Look at the comparison of the adverbs below. Brightly Noisily Easily More brightly More noisily More easily Most brightly Most noisily Most easily
What similarity can you see between the three adverbs ‘brightly’, ‘noisily’ and ‘easily’? They all end in ‘-ly’. ‘More’ and ‘most’ are added to these adverbs to form the Comparative and the Superlative. Look at this comparison: as fast as as badly as faster than worse than the fastest the worst
How many syllables are there in the adverbs ‘fast’ and ‘badly’? They are one-syllable adverbs. How the Comparative and the Superlative of these adverbs formed? They are formed by adding ‘-er’ and ‘-est’. Like some adjectives, some adverbs also form the Comparative and the Superlative irregularly. Look at the irregular comparisons below and study how they are formed. Little Much Badly Less than More than Worse than The least The most The worst
Here are some examples of the comparison of adverbs.
As angrily as As brightly as As carefully as As clearly as As happily as As kindly as As loudly as As quietly as As slowly as
More angrily than More brightly than More carefully than More clearly than More happily than More kindly than More loudly than More quietly than More slowly than
The most angrily The most brightly The most carefully The most clearly The most happily The most kindly The most loudly The most quietly The most slowly
As fast as As hard as As late as As long as As near as As soon as As badly as As early as As far as As little as As much as As well as
Faster than Harder than Later than Longer than Nearer than Sooner than Worse than Earlier than Farther than Less than More than Better than
The fastest The hardest The latest The longest The nearest The soonest The worst The earliest The farthest The least The most The best
Exercise 22 – Comparison of Adverbs
Give the comparative and the superlative of these adverbs 1. Well
3. Freely 4. Sweetly 5. Patiently 6. Terribly 7. Little 8. Hard 9. Bravely
Objective: Remember that every clause is, in a sense, a miniature sentence. Simple sentences contain only a single clause, while a compound sentence, a complex sentence, or a compound-complex sentence contains at least two clauses.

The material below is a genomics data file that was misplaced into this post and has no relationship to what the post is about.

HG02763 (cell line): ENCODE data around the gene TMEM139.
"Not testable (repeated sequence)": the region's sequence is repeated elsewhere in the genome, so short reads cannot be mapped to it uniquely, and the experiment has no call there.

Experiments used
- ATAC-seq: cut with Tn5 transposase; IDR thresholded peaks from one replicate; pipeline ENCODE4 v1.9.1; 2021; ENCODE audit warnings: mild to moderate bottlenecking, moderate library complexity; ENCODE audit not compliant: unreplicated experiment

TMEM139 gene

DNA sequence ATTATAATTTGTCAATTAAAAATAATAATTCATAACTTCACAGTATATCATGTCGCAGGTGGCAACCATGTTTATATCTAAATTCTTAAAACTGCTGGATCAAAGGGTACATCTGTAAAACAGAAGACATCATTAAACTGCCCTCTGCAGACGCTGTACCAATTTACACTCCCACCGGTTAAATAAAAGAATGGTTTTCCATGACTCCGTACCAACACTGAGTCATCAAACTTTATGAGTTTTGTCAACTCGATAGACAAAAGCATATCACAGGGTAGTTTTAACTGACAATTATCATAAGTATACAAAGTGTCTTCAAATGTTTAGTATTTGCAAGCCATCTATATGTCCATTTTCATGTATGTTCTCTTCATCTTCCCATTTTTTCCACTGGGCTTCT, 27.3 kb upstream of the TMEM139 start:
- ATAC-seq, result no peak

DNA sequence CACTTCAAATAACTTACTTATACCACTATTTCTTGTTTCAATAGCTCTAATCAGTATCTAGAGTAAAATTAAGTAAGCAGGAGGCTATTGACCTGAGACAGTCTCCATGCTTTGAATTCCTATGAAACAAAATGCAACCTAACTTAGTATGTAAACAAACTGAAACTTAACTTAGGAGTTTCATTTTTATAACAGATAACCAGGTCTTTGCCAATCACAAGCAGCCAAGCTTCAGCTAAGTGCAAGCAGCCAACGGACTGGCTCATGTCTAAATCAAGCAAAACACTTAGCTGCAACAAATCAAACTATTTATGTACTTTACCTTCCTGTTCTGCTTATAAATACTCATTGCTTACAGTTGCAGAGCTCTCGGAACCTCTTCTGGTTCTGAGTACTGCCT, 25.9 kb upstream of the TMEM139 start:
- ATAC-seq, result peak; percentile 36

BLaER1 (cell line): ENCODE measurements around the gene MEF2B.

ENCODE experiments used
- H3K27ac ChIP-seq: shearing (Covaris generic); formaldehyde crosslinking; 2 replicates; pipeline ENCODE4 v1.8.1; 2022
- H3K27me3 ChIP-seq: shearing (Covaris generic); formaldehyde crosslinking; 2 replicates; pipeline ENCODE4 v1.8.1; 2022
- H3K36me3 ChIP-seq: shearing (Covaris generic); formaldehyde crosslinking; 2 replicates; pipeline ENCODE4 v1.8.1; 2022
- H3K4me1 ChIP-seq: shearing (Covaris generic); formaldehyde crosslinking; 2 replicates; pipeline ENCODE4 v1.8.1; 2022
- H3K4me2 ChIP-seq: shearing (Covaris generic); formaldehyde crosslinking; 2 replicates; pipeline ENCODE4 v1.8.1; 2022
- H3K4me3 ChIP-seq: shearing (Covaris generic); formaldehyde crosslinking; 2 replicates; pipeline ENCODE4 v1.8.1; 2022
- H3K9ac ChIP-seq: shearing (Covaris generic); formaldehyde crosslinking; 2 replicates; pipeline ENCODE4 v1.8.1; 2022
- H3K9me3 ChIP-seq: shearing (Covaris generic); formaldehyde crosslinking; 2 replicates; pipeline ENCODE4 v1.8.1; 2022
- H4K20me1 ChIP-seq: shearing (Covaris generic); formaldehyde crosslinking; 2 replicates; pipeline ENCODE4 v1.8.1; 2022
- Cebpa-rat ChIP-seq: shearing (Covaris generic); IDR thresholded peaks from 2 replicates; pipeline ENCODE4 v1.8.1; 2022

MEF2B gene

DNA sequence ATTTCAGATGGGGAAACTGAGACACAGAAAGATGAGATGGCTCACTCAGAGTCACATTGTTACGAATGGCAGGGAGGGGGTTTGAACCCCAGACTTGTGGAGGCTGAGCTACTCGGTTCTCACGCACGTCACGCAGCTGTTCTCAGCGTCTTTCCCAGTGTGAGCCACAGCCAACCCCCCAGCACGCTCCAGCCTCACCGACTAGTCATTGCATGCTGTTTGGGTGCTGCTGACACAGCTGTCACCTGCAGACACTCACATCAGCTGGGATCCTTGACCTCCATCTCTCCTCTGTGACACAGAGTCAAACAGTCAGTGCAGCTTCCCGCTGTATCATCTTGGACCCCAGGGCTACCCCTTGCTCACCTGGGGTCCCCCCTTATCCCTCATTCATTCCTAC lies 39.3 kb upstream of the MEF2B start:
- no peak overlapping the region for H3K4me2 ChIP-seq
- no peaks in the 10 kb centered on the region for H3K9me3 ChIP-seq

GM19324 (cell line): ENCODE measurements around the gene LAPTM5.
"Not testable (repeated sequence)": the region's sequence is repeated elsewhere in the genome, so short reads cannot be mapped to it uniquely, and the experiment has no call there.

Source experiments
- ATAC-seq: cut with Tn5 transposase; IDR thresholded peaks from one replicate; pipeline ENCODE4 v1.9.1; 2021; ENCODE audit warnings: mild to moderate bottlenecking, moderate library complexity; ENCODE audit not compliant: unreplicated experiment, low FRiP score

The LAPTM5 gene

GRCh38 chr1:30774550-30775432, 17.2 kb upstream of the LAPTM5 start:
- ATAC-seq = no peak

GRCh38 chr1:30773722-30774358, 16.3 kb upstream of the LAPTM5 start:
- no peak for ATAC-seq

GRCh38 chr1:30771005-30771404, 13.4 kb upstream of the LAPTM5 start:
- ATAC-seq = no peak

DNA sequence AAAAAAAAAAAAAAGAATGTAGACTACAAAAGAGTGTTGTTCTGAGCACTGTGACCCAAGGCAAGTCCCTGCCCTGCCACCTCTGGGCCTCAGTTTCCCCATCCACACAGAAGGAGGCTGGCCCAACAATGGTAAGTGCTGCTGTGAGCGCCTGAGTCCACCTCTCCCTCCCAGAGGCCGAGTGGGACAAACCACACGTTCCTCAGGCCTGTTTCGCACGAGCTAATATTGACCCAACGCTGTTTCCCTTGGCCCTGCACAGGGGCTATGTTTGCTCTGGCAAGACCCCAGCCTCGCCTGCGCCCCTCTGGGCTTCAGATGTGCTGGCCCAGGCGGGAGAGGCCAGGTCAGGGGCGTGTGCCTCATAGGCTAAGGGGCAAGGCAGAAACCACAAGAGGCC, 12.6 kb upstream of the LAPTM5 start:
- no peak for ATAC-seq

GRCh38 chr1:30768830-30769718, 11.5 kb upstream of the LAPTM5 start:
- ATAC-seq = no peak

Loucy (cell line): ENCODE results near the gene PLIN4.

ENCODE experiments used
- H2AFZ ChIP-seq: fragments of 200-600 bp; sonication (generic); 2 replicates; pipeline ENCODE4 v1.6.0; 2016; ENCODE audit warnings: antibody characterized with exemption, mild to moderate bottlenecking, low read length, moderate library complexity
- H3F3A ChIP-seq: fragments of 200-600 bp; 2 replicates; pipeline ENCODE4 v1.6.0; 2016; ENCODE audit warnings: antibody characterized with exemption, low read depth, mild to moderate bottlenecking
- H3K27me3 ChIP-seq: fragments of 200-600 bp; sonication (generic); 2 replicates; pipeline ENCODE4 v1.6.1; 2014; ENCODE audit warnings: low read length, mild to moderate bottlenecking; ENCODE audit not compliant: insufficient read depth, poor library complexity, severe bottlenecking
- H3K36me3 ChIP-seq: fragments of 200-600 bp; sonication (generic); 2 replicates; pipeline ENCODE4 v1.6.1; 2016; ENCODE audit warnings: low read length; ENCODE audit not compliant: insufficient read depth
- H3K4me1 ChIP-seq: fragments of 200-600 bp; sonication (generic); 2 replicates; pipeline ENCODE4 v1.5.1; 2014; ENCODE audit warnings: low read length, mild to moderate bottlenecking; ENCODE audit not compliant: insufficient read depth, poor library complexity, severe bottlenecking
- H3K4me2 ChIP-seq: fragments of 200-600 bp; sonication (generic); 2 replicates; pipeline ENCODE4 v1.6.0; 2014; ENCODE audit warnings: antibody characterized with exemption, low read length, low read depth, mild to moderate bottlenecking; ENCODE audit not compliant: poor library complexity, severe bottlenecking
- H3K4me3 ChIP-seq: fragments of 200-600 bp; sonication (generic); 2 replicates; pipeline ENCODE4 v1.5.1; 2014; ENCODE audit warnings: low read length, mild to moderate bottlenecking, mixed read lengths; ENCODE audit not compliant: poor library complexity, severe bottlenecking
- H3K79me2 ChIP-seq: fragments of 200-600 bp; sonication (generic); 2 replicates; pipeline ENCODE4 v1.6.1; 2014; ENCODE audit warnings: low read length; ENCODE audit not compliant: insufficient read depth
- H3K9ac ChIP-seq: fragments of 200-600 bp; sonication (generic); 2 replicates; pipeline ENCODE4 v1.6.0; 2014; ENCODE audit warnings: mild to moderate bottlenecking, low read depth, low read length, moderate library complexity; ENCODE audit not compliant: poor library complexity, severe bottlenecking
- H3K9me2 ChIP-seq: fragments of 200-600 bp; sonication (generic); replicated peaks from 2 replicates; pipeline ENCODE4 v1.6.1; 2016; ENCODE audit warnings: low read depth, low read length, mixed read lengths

A simple sentence has the most basic elements that make it a sentence: a subject, a verb, and a completed thought. Examples of simple sentences include the following:
1. Haikal waited for the taxi.
"Haikal" = subject, "waited" = verb
2. The taxi was late.
"The taxi" = subject, "was" = verb
3. Daleela and Natalia took the taxi.
"Daleela and Natalia" = compound subject, "took" = verb
4. I looked for Daleela and Natalia at the taxi station.
"I" = subject, "looked" = verb
5. Daleela and Natalia arrived at the taxi station before noon and left on the taxi before
I arrived. " Daleela and Natalia " = compound subject, "arrived" and "left" = compound verb Tip: If you use many simple sentences in an essay, you should consider revising some of the sentences into compound or complex sentences (explained below). The use of compound subjects, compound verbs, prepositional phrases (such as "at the taxi station"), and other elements help lengthen simple sentences, but simple sentences often are short. The use of too many simple sentences can make writing "choppy" and can prevent the writing from flowing smoothly. A simple sentence can also be referred to as an independent clause. It is referred to as "independent" because, while it might be part of a compound or complex sentence, it can also stand by itself as a complete sentence.
A compound sentence refers to a sentence made up of two independent clauses (or complete sentences) connected to one another with a coordinating conjunction. Coordinating conjunctions are easy to remember if you think of the words "FAN BOYS":
• • • • • • •
For And Nor But Or Yet So
Examples of compound sentences include the following:
1. Angelina waited for the bus, but the bus was late. 2. I looked for Britney and Kelly at the bus station, but they arrived at the station
before noon and left on the bus before I arrived.
3. Britney and Kelly arrived at the bus station before noon, and they left on the bus
before I arrived.
4. Britney and Kelly left on the bus before I arrived, so I did not see them at the bus
station. Tip: If you rely heavily on compound sentences in an essay, you should consider revising some of them into complex sentences (explained below). Coordinating conjunctions are useful for connecting sentences, but compound sentences often are overused. While coordinating conjunctions can indicate some type of relationship between the two independent clauses in the sentence, they sometimes do not indicate much of a relationship. The word "and," for example, only adds one independent clause to another, without indicating how the two parts of a sentence are logically related. Too many compound sentences that use "and" can weaken writing. Clearer and more specific relationships can be established through the use of complex sentences.